In order for employees to understand what your brand’s version of a customer-obsessed culture is, you have to show them what your version of customer-obsessed service looks like. Many leaders assume that because they can envision how high-level service should be delivered, that everyone else should be able to see the vision as clearly as they do. However, only 40% of the workforce reports knowing their company’s goals, strategies, and tactics (Bain). So, properly coach your employees and set clear expectations! They’ll work harder because of it. 80% of employees feel more engaged when their work is consistent with the core values and mission of their organization (IBM).80% of employees feel more engaged when their work is consistent with the core values and mission of their organization @IBM Click To Tweet
- Employees don’t have the resources that they need to provide great service. Unfortunately, 3 out of 4 employees believe employers don’t give them access to the latest technology to do their job efficiently (Staples). In contrast, those that do provide their staff with up-to-date technology and resources notice a significant difference in performance. More than 85% of employers say employees who have used mobile devices and software specifically designed to train customer-facing employees are better able to meet customer expectations after learning to use such tools (Inkling and Forrester).3 out of 4 employees believe employers don’t give them access to the latest technology to do their job efficiently. @Staples Click To Tweet
- Employees feel like they’re stretched thin or underappreciated. 1 in 5 employees is highly engaged yet still at risk of burnout. Reasons for this include understaffing, heavy workloads, lack of resources, etc. Let’s face it. Every job has it stressors. However, when employees feel recognized and valued, it can make all the difference in the world. Of course, it’s not going to be the magical answer to all of your problems, but showing a little appreciation can go a long way. 70% of employees say that motivation and morale would improve massively with managers saying thank you more (Reward Gateway).70% of employees say that motivation and morale would improve massively with managers saying thank you more. @RewardGateway Click To Tweet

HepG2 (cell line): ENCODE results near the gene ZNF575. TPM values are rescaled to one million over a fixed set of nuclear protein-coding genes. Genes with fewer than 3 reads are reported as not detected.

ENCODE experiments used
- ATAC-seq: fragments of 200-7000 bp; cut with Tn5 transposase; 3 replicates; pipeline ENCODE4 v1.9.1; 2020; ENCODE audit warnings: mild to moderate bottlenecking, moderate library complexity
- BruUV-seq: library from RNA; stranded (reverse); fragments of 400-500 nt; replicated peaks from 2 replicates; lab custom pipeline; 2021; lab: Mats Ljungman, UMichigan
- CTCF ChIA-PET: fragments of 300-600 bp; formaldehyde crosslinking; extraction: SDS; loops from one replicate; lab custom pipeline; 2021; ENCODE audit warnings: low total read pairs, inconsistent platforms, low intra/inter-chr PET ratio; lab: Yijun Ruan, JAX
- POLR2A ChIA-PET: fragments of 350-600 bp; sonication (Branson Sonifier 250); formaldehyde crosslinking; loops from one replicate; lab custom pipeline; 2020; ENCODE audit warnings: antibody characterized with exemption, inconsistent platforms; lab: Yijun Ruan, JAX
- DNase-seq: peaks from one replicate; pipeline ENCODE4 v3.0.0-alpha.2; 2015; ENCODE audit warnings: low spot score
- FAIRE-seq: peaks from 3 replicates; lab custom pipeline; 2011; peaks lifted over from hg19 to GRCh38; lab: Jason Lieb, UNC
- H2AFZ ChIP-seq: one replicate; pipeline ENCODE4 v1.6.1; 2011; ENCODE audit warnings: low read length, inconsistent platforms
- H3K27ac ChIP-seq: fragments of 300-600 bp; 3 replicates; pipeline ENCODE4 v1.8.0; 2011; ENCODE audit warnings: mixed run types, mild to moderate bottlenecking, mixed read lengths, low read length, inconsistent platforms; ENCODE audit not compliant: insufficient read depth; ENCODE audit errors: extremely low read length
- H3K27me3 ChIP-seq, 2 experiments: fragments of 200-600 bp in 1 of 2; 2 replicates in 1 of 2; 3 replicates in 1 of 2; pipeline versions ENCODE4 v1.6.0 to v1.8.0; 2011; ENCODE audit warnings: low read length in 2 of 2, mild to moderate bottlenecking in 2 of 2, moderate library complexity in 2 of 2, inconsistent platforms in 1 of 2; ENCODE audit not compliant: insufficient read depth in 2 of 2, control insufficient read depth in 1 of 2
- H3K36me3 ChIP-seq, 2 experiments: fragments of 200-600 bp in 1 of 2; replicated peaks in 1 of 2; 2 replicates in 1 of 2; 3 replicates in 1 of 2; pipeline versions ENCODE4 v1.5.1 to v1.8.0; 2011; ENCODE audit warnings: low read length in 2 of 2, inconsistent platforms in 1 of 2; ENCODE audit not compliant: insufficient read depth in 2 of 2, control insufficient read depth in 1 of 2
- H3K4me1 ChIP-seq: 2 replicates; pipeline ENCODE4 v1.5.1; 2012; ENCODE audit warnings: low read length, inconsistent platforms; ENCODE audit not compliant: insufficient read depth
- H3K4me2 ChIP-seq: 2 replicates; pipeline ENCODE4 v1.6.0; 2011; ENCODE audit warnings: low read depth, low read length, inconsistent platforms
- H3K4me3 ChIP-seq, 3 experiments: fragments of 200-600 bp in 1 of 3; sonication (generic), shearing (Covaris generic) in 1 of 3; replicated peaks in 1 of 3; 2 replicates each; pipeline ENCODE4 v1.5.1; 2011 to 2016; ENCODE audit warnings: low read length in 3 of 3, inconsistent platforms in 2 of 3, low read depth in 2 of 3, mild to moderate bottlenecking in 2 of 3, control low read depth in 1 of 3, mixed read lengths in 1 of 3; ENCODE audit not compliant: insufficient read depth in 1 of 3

The Steps to a Customer-Obsessed Culture.
We’ve spent a good portion of this article talking about failed diets, abandoned running shoes, and how hard it is to make a major change (in life or in business).
I don’t know about you, but I’m ready for some positivity.
Odds aside…what if were possible to commit and actually make a real difference?
Remember the New Year’s resolution statistic that I opened this article with?
Let us not forget about the devoted 8% that actually make it happen. If they can do it, why can’t you?
So, if you want to serve up some of the best customer experiences this world has ever seen, these are the foundational cornerstones that will get you there.
After all, a journey of a thousand miles begins with a single step.
Step 1: Have a Clear Vision.
Can you believe that a whopping 61% of employees don’t know what their company’s mission is? Crazy, right?
And, quite honestly, establishing a vision and communicating that vision is one of the easiest steps a company can take towards putting their business and their customer service team on the right track.
“A vision is simply a shared definition of outstanding service or an outstanding experience that gets everyone on the same page,” explains Toister.
Keep in mind…each company’s definition of a customer-obsessed culture will be unique to their individual brand.